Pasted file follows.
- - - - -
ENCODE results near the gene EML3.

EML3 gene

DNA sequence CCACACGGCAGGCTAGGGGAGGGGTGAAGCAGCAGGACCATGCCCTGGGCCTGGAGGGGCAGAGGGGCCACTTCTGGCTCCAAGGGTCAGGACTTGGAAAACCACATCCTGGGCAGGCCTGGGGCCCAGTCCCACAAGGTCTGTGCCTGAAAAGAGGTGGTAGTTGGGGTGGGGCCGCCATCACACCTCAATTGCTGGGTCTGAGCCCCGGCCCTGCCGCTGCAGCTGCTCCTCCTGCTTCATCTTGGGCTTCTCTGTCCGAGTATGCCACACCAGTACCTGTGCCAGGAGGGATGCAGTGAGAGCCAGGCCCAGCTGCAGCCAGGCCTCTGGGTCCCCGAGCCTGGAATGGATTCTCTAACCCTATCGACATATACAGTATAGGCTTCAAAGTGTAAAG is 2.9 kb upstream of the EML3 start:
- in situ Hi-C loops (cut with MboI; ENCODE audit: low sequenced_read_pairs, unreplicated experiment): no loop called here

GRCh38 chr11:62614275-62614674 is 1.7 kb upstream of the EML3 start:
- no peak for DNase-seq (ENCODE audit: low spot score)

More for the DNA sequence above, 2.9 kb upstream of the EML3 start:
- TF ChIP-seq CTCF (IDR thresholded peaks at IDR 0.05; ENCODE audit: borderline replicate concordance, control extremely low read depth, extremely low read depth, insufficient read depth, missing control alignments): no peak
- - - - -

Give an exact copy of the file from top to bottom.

ENCODE results near the gene EML3.

EML3 gene

DNA sequence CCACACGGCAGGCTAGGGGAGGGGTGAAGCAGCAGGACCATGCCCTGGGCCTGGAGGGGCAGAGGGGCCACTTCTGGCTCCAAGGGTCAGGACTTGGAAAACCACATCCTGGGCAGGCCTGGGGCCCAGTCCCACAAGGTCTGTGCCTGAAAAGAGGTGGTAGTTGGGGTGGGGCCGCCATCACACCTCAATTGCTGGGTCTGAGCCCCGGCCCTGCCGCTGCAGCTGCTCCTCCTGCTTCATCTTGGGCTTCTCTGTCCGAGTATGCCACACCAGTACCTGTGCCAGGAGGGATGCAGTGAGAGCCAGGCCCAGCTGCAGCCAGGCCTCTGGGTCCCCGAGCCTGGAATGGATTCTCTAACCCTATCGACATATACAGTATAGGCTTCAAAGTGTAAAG is 2.9 kb upstream of the EML3 start:
- in situ Hi-C loops (cut with MboI; ENCODE audit: low sequenced_read_pairs, unreplicated experiment): no loop called here

GRCh38 chr11:62614275-62614674 is 1.7 kb upstream of the EML3 start:
- no peak for DNase-seq (ENCODE audit: low spot score)

More for the DNA sequence above, 2.9 kb upstream of the EML3 start:
- TF ChIP-seq CTCF (IDR thresholded peaks at IDR 0.05; ENCODE audit: borderline replicate concordance, control extremely low read depth, extremely low read depth, insufficient read depth, missing control alignments): no peak